It's not historical fiction as such, more a deft and convincing reworking of history in the tradition of Geoffrey of Monmouth. In essence, Simon Young is filling in the vast gaps, rebuilding a monument with a handful of ancient stones and a ton of mortar. The British Celts on the Severn boil their bowls after foreigners have eaten from them, the Saxons break theirs on the death of a kinsman so that the vessel will "die" with the owner; the Irish invite foreigners to suck their nipples as a sign of acceptance, the Picts hide underground by day when their strength lessens, the Loch Ness monster is only a sea-lion.
There are gentle digs at the longstanding Welsh habit of associating any big chunk of stone with King Arthur, at the drunken Anglo-Saxons of Kent who loathe drunkenness. But the darkness of the Dark Ages is never completely avoided. Thus we are told of the raped Saxon girl buried alive because pregnancy was held to be a token of collusion, the Welsh fantasy that they will one day drive the Saxons back into the sea, the famines that afflicted the Saxons, the plagues that decimated the Celts. The Romano-British citizens of beleaguered London are unimpressed by talk of imperial aid. They've heard it all before. In a book where everyone deludes themselves - the recorders included - they provide some penetrating, if melancholy, realism.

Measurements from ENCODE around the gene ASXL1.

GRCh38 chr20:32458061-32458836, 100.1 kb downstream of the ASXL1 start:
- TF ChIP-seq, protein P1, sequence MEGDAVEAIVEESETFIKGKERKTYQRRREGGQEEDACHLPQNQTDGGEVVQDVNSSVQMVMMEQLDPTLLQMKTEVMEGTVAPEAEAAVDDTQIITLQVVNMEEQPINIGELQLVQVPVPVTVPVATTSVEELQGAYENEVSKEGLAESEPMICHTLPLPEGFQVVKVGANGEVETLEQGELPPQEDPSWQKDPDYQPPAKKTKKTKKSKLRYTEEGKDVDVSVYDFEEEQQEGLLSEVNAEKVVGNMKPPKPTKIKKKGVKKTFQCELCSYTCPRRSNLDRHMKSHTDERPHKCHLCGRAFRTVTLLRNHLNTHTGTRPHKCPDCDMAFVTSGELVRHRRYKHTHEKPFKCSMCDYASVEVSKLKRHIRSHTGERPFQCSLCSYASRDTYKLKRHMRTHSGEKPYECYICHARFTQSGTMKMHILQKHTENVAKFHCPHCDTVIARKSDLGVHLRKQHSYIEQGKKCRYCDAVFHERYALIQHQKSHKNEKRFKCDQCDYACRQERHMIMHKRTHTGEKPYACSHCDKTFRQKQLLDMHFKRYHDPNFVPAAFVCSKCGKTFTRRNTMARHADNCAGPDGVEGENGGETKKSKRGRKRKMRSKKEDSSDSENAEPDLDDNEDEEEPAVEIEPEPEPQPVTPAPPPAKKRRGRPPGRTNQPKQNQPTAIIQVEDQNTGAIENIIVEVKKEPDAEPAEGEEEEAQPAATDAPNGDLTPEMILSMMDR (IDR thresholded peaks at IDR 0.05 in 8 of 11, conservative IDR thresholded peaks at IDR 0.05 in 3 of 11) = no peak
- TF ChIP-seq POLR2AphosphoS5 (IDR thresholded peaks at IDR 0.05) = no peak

I do have a quarrel with the title. The author explains in his introduction to the notes that AD500 is simply an "anchor". If so, it's a very accommodating one, an anchor which lets the ship drift over some 200 years. Many of the events portrayed - the British Celtic disaster at Catterick, for example - occurred towards the end of the sixth century. Why not AD600? The answer, of course, is that a Byzantine chronicler in the early sixth century, full of the new-found colonial confidence of the age of Justinian, and therefore of amused, and often unwarranted, contempt for "natives", is necessary to establish a sense of civilised superiority. But the result is sometimes confusing and frustrating. The author telescopes events with mischievous élan, but the mischief can be gratuitous. On two occasions this erudite author gets the emphases of two major Christian heresies so completely wrong that one wonders if the mistake is deliberate. If so, why? Or is he just not very interested in the niceties of Christian theology? In which case, he is indulging in the wrong kind of anachronism, the one that results from impatience with an alien world-view.
Happily, this fault is otherwise avoided. The world is wonderfully evoked. These pompous but strangely sympathetic Byzantine ambassadors describe with inadvertent humour a world where Dumnonian Celts ask their guests to admire their collections of heads and Saxons answer every question with stupefyingly banal proverbs. The hand behind these narrators guides them with warmth and fluency.
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